Due to rising inflation and the potential for a technical recession this year, the International Monetary Fund (IMF) has maintained its forecast for Nigeria’s economic growth at 3.4%.
The July World Economic Outlook (WEO) update, which was released Tuesday, outlines the position. The Fund predicts that the country’s growth will slow to 3.2% next year (up from its earlier prediction).
When compared to last year’s growth, which was 3.6%, the IMF’s outlook is a bit pessimistic. The projected annual growth rate of 3.4% is slightly higher than the 1.quarter growth rate of 3.1%.
The Fund is also more optimistic about sub-Saharan Africa (SSA), which is anticipated to increase by 4% through next year and 3.8% this year. The findings mirror the area economy’s performance predictions made in April.
In general, the ongoing Russian invasion of Ukraine, related costs, and high worldwide inflation had an impact on the WEO report.
As a result, the average rate of global growth was reduced by 0.4 percentage points to 3.2% for 2023 and by 0.7 percentage points to 2.7% for the following year.
The unusual energy crisis the Eurozone is experiencing is a significant drag on expectations for global growth. The IMF predicts that the economic bloc’s growth would fall from the 5.4% recorded last year to 2.6% this year and then further to 1.2% the next year.
The situation is considerably worse in Emerging and Developing Europe, which includes Russia and the Ukraine, where growth is predicted to be negative (-1.4%).
An annual negative growth rate of 6% is also possible for Latin America and the Caribbean
The institution expressed worry about how rising interest rates in wealthy nations might affect emerging markets and expressed optimism that these nations would follow suit. It issued a warning about persistent capital flight from emerging nations as a result of rising interest rates.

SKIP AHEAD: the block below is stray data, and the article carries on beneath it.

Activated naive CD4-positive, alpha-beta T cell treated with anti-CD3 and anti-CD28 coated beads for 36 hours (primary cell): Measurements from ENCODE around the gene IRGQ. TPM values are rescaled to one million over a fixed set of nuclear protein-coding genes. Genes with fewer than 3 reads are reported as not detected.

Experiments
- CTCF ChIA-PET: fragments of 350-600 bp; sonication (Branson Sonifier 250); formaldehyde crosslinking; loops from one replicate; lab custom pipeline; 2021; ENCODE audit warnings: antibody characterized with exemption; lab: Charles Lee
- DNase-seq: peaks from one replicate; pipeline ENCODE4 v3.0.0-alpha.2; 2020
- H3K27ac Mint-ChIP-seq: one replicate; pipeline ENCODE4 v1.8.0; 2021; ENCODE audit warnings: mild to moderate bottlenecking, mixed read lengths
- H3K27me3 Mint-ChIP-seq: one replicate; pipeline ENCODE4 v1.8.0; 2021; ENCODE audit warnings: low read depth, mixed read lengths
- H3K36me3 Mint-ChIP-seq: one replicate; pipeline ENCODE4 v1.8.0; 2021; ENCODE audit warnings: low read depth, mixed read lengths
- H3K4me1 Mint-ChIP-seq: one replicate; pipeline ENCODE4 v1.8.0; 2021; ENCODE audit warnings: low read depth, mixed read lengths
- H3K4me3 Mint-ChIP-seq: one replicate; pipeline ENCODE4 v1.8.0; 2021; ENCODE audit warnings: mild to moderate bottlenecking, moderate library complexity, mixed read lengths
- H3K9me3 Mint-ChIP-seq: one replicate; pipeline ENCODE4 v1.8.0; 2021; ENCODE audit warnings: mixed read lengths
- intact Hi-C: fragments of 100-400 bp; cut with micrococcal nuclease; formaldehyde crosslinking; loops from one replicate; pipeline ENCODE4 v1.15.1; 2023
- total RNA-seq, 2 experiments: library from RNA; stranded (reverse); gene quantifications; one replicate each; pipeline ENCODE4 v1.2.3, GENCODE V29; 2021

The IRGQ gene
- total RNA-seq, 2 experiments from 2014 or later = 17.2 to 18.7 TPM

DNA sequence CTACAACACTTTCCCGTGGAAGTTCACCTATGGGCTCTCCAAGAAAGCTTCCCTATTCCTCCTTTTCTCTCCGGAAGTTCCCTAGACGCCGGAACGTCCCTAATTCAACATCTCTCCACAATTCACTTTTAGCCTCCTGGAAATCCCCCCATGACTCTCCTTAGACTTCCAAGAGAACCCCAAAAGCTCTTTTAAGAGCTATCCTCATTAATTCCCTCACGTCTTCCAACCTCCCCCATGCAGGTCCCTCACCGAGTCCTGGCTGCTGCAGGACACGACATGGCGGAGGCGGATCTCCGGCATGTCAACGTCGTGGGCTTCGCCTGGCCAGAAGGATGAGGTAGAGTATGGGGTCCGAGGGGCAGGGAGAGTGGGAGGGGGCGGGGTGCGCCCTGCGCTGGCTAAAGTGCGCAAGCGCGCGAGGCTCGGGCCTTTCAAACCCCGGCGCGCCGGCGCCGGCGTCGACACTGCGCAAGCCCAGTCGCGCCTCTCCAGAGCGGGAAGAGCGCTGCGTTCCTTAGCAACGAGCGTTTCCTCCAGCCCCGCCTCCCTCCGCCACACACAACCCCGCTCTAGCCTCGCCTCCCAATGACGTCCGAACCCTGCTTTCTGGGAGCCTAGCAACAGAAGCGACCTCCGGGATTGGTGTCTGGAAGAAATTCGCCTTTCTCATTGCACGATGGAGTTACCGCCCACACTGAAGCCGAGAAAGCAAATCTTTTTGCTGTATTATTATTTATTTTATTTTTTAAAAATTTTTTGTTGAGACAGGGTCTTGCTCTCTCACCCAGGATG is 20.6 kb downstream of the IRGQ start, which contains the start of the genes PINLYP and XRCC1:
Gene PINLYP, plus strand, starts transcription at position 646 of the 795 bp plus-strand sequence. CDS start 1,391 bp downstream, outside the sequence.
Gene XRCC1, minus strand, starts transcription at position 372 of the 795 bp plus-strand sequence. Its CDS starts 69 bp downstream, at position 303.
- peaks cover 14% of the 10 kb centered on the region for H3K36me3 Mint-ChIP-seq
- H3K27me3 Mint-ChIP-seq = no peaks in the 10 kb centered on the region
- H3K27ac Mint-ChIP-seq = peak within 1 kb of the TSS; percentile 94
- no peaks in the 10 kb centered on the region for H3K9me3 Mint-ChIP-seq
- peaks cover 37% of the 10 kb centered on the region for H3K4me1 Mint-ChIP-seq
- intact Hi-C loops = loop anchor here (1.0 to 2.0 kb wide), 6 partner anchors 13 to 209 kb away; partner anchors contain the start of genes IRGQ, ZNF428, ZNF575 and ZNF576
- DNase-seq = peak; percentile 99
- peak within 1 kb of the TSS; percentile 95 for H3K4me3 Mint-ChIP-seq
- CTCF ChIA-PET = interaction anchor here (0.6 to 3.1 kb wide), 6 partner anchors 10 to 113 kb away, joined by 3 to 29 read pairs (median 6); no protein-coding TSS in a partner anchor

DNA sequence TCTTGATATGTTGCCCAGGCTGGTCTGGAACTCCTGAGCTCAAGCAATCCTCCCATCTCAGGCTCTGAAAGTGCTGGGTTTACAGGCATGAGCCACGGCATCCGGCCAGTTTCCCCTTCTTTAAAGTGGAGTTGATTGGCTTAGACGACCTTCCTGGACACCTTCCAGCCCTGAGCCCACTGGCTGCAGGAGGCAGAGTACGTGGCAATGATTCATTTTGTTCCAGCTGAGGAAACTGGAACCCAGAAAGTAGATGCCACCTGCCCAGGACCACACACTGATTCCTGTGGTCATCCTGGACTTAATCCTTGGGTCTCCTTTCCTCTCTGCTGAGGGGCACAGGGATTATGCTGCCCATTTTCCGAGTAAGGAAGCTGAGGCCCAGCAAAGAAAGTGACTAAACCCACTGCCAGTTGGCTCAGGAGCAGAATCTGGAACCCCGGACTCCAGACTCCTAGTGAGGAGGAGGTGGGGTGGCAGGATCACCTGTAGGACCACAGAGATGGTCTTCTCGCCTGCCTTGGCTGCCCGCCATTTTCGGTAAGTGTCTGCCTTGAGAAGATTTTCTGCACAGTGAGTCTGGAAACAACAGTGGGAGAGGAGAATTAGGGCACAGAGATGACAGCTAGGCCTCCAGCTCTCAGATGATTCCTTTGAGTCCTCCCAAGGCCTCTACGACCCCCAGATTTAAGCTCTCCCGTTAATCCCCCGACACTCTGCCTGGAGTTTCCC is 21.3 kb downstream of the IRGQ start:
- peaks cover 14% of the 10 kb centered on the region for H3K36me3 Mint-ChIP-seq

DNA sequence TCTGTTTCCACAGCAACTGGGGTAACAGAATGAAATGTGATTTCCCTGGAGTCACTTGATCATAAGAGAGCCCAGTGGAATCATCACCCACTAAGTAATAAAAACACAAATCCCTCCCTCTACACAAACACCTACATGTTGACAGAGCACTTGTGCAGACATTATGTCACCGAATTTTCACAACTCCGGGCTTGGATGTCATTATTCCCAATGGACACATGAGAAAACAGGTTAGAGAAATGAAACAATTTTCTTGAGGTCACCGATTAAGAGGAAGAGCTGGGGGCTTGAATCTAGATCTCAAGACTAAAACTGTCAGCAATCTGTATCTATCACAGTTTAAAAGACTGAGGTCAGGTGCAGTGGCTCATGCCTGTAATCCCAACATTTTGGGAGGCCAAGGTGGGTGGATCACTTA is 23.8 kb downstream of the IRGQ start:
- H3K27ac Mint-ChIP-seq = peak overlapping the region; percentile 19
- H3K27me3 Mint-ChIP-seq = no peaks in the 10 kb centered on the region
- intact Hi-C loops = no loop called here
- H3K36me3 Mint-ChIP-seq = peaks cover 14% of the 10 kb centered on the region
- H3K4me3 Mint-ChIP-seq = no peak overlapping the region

High inflation, sluggish GDP, and rising borrowing rates have evoked analogies to the 1970s and the first half of the 1980s. Overages from oil exporters, who benefited from increasing energy prices, increased finance for emerging market economy debt markets in the 1970s. Early in the 1980s, central banks tightened regulations to combat excessive inflation, but this resulted in some cases of disorderly external adjustment and debt defaults, particularly in Latin America, the paper stated.
The IMF has a negative outlook on inflation as well, revising its earlier prediction upward to 8.3% for the year. The updated prediction is 140 basis points (bps) higher than the one from April.
While recognizing the need to control persistent inflation, it cautioned against the unnoticed consequences of deflation, adding that “disinflation is more costly than envisaged.”
The Federal Open Market Committee (FOMC), which sets interest rates for the Federal Reserve System, is expected to set a fourth rate this year soon after the release of the report. Analysts anticipate the Fed’s July meeting, which is due to end today, will result in a further 75 basis point increase in interest rates, the second increase of that size this year.
Since 1994, the Committee had not increased its rate by 0.75 percent. The interest rates, which are now at 1.75 percent, have increased by a total of 150 basis points since March. Economists anticipate a sustained aggressive tightening, particularly given that inflation hasn’t slowed and that the Fed has room to act thanks to a strong labor market.